Really, by the time this team rebuilds Hamels will have wasted his best years here. I don’t know if you were serious or not, but your logic makes sense,

      • Mike

        May 20, 2013 at 10:38 pm

        i sure hope they dont trade him, but if they do, we need a quality gm in place first. i commend ruben in his aggressiveness to bring in doc, pence, oswalt, etc, in past, but he has a track record of getting fleeced in selling players off (Lee & pence).

    • rellis

      May 21, 2013 at 12:15 am

      I’m for this! I was at the Orioles game on Sunday where they did get a well pitched game by Tillman, but watching the Orioles this year, they could use Cole Hamels desperately. Even a struggling Cole Hamels. That team can flat out hit and Baltimore would love him unlike here.

      It looks like Cole finally hit the breaking point after this game. He’ll be killed (what else is new?) for not speaking with reporters but I have watched him time and again, even after bad games, stand up and take it like a man. He has been the consummate professional but tonight he might have reached the breaking point and I don’t blame him. These guys are human and although they make a lot of money that I feel he has earned, they can only take so much. But, I am sure he’ll be crushed by the fanbase and the media for walking out.

  2. Mike

    May 20, 2013 at 10:36 pm

    i know cole has not been a sharp as last year, but he has only had 3 bad starts. i cant imagine how frustrating it must be to know you have to shut another team out to give your team a chance to win!

  3. psujoe

    May 20, 2013 at 11:43 pm

    The Phil’s organization needs better advanced scouting. They look like crap against pitchers they haven’t seen before. It’s like they’re guessing.

    RAJ made some nice moves, but he’s over his head as a GM. Always throwing in extra pieces. Scheirholtz would be the Phillies best OF at this point as a full time starter and he was cut for nothing. All so he could keep that rule 5 garbage on the roster. Friggin only would’ve cost chump change as well. The Howard contract, seriously, WTF. I like the Young signing, but that’s the type of piece they needed instead of trading 3 studs for Pence. He’s throwing darts at the board.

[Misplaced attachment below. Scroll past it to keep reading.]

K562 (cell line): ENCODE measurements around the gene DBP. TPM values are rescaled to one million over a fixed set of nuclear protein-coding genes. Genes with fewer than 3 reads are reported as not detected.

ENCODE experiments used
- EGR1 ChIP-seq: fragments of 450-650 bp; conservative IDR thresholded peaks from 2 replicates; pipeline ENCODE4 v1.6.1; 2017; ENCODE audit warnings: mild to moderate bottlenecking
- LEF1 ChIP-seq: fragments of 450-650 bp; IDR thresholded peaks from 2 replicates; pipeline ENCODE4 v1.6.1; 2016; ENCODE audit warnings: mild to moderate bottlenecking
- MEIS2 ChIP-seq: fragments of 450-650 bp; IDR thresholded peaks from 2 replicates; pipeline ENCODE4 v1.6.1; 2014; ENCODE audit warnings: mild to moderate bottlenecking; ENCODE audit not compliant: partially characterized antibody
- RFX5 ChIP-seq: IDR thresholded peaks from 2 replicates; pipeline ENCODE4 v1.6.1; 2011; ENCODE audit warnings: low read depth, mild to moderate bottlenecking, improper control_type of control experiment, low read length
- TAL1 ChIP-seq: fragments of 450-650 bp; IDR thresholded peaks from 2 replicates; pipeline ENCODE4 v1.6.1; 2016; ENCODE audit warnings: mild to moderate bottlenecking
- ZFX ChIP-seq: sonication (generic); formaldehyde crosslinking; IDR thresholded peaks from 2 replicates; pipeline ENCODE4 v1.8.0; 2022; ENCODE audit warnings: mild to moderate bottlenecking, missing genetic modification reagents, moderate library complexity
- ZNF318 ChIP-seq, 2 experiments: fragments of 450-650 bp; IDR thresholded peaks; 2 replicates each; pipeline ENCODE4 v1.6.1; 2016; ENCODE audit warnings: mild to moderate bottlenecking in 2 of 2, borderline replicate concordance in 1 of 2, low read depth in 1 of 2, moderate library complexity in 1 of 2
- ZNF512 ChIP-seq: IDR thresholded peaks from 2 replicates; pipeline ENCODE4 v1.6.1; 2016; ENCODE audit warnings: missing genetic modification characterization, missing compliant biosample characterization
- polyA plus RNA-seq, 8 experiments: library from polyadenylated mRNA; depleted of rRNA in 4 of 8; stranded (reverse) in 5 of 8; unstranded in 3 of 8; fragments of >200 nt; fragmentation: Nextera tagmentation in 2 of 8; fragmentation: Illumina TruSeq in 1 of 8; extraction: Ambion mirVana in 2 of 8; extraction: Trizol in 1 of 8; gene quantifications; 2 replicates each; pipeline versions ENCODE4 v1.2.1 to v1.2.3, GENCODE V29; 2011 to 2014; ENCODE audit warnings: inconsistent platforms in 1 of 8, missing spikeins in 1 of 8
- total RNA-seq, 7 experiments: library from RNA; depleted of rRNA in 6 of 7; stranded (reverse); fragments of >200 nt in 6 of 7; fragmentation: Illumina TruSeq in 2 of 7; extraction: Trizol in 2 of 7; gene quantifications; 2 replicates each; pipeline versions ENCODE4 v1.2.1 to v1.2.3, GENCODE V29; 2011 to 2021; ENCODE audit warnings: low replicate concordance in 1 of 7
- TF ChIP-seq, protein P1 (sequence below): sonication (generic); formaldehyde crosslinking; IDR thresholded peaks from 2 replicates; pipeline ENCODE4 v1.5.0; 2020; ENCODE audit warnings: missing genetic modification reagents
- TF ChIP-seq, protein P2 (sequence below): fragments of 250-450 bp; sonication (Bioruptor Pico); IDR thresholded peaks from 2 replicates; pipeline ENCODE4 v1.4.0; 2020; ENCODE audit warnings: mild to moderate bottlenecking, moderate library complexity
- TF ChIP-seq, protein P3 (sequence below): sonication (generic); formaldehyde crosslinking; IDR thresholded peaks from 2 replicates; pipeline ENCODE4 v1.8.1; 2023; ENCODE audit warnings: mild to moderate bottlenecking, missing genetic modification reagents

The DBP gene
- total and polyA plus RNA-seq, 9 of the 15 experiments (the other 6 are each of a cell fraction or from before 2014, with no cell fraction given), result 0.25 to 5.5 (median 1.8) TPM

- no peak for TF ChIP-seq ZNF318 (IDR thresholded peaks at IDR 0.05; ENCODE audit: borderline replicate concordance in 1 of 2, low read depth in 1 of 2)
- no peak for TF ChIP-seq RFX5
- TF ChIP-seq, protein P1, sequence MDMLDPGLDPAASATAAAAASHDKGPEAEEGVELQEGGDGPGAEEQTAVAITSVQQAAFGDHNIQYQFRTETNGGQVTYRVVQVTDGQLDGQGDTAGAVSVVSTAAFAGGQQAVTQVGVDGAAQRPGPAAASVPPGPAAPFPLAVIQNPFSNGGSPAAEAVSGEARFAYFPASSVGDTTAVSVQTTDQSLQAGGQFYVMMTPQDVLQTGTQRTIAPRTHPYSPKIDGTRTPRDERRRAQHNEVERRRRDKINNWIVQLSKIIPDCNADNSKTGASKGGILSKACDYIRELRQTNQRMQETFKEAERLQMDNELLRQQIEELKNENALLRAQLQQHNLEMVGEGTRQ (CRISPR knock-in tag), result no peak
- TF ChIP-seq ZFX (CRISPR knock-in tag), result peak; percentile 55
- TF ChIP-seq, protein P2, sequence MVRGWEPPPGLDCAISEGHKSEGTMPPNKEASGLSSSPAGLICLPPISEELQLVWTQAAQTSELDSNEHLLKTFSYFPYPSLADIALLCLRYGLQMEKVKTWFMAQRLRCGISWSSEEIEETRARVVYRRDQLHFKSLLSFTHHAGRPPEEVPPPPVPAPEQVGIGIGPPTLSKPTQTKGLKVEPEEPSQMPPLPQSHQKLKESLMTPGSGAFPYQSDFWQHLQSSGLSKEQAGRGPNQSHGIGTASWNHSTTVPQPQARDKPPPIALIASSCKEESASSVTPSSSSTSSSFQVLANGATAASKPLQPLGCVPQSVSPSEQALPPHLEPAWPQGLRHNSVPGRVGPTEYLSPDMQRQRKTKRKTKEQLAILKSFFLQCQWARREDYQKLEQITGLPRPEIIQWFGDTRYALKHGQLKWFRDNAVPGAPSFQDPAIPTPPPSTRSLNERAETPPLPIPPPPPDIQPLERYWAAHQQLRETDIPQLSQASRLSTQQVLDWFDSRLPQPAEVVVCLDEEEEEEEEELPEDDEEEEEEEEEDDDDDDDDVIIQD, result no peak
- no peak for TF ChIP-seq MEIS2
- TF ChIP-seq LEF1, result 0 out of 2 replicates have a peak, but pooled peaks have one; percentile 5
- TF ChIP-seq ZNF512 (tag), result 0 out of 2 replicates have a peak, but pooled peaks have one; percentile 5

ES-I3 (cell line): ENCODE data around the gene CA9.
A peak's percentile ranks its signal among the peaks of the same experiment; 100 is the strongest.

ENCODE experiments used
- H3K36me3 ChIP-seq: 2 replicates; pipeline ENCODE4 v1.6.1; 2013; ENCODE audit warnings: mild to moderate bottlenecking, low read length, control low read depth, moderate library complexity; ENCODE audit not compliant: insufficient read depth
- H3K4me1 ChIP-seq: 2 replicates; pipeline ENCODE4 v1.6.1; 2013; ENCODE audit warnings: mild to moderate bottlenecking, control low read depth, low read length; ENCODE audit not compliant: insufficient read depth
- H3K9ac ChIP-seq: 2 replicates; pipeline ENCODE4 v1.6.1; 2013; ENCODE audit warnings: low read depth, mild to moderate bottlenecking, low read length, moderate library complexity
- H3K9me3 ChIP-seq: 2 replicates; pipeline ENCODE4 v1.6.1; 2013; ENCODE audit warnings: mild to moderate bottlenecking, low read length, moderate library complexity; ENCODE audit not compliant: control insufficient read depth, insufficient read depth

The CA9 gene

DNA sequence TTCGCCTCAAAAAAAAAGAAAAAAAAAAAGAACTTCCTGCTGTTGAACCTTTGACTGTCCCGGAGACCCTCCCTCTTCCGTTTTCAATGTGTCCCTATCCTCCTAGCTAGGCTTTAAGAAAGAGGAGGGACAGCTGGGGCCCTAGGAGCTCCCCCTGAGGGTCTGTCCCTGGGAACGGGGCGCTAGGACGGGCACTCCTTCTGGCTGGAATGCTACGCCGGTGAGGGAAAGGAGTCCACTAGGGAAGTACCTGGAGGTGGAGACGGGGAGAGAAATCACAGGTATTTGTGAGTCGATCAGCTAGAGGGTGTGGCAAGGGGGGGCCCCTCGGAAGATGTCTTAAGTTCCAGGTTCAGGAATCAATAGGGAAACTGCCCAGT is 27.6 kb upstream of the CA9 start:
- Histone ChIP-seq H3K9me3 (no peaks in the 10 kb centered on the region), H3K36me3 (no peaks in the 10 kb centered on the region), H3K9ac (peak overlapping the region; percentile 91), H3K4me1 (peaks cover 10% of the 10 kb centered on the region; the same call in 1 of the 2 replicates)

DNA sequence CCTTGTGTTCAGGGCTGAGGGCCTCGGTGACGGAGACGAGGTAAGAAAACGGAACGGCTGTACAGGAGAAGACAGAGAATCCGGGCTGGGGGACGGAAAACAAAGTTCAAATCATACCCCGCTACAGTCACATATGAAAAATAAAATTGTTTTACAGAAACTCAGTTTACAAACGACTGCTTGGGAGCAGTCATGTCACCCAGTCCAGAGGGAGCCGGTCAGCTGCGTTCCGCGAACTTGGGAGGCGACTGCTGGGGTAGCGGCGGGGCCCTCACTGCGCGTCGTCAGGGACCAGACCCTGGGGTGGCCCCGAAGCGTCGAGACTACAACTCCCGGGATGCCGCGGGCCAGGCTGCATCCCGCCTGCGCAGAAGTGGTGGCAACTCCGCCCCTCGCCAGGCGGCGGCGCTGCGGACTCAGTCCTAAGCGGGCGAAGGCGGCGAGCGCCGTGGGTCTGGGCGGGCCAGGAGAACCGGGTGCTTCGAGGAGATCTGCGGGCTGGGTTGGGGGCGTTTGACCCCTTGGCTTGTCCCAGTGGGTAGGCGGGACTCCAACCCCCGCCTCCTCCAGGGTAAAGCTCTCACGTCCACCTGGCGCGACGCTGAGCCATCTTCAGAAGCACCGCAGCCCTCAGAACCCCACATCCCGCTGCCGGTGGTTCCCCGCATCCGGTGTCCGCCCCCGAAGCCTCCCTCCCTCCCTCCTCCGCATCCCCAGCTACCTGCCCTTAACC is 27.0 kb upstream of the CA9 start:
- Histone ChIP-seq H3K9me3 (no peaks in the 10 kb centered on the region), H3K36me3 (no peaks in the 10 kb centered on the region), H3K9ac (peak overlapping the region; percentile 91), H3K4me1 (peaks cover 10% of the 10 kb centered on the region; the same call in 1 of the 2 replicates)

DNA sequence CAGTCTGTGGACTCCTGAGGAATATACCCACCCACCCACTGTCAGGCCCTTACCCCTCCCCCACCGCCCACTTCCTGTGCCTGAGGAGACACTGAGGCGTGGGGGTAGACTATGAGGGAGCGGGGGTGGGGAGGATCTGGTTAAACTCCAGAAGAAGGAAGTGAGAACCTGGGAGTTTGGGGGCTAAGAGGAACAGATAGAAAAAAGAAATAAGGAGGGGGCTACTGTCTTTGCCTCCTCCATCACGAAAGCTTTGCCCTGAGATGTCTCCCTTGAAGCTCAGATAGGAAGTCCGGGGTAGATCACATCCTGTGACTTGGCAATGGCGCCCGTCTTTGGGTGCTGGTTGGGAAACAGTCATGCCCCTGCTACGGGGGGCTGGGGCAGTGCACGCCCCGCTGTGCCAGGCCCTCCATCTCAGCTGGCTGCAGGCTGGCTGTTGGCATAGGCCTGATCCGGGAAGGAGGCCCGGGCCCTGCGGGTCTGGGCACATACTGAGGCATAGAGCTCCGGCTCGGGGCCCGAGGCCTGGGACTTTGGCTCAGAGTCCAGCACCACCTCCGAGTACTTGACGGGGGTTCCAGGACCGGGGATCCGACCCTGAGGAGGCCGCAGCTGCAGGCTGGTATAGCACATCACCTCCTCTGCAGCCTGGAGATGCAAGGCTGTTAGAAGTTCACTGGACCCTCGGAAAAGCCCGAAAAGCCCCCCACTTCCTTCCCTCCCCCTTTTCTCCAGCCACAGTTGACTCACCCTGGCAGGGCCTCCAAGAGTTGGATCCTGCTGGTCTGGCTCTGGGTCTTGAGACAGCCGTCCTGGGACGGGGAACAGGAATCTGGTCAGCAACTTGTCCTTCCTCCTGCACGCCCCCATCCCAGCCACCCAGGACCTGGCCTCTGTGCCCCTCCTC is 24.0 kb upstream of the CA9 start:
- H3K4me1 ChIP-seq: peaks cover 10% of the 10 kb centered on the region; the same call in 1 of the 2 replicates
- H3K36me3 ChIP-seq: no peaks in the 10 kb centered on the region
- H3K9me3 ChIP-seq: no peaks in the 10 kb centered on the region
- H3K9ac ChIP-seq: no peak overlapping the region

4. jake

    May 21, 2013 at 5:59 am

    How many nights can ownership sit and watch this putrid offense? I know they are making money in massive heaps but that can’t compensate for the stink coming from the plate.
    The phillies just don’t get on base enough to be a productive offensive team. It’s a real sad group to watch.

    Something needs to be done. After a while you can’t just say “we will hit.” ‘Cause the evidence suggests that you will not. I think you have to look at moving pieces. Maybe not all, but some. Oh and maybe take Revere out back and put him out of his misery.

  5. Chuck A.

    May 21, 2013 at 6:51 am

    Really? We’re now gonna talk about trading Cole Hamels??? And so what if he didn’t want to talk to the media. I’m not so sure if I would either. If this fanbase “crushes” him, as rellis suggests above, then shame on them.

  6. "Big Ed" Delahanty

    May 21, 2013 at 7:41 am

    Wow. Our offense really, really b/0w$! Utterly disgusting to watch.

  7. "Big Ed" Delahanty

    May 21, 2013 at 7:43 am

    Almost forgot. The Delmon Young experiment, RAJ, is an epic fail. He needs to go – now.

  8. oodyman

    May 21, 2013 at 7:51 am

    I don’t think many people blame Cole for keeping quiet. We all know what Mama always said about nothing having anything nice to say… He’s just using his manners. He”ll let us be the meanies.

  9. Mike in NJ

    May 21, 2013 at 10:04 am

    I don’t blame Hamels for not talking to the media. The temptation to rip his team mates might be too great. I saw a stat that Phils have scored a 15 runs over his last 8 starts and that Hamels hasn’t pitched with a lead since APR 7th…his SECOND START OF THE SEASON…WTF?!? It’s not like Hamels is always getting matched up with the other teams’ aces either.

    I don’t know how much more I can take of Ben Revere and Delmon Young. When Placido Polanco goes 1st-3rd on a single to center, you know absolutely NO ONE respects Revere’s arm, and his glove is no where as good as it needs to be for someone that gives you nothing offensively. Delmon Young is just a waste of a roster spot. You’re telling me Ruf couldn’t do any better in 17 games than .192 with 1 HR 4 RBIs ?!?

  10. schmenkman

    May 21, 2013 at 12:34 pm

    There are 72 qualifying starting pitchers in the NL. These have gotten the lowest run support while they were in the game:

    65) AJ Burnett (Pit), 2.4 runs per 9 innings
    66) C. Kershaw (LA), 2.3
    67) E. Stults (SD), 2.1
    68) K. Medlen (Atl), 2.0
    69) HAMELS (PHI), 1.9
    70) W. LeBlanc (Mia), 1.9
    71) D. Gee (NYM), 1.8
    72) J. Hefner (NYM), 1.5

    • Dave P

      May 21, 2013 at 2:08 pm

      The interesting part about this is that TWO mets pitchers are the bottom two, when they are in 9th in the NL in runs scored, and only one Miami pitcher in the bottom 8, when their offense has been atrocious to say the least.

      I guess this has to do with the mets scoring 10th most runs in the NL in innings 1-6 and being 4th in the NL in innings 7 or later.

  11. G7

    May 21, 2013 at 8:20 pm

    Hey want to win, pitch a shutout!!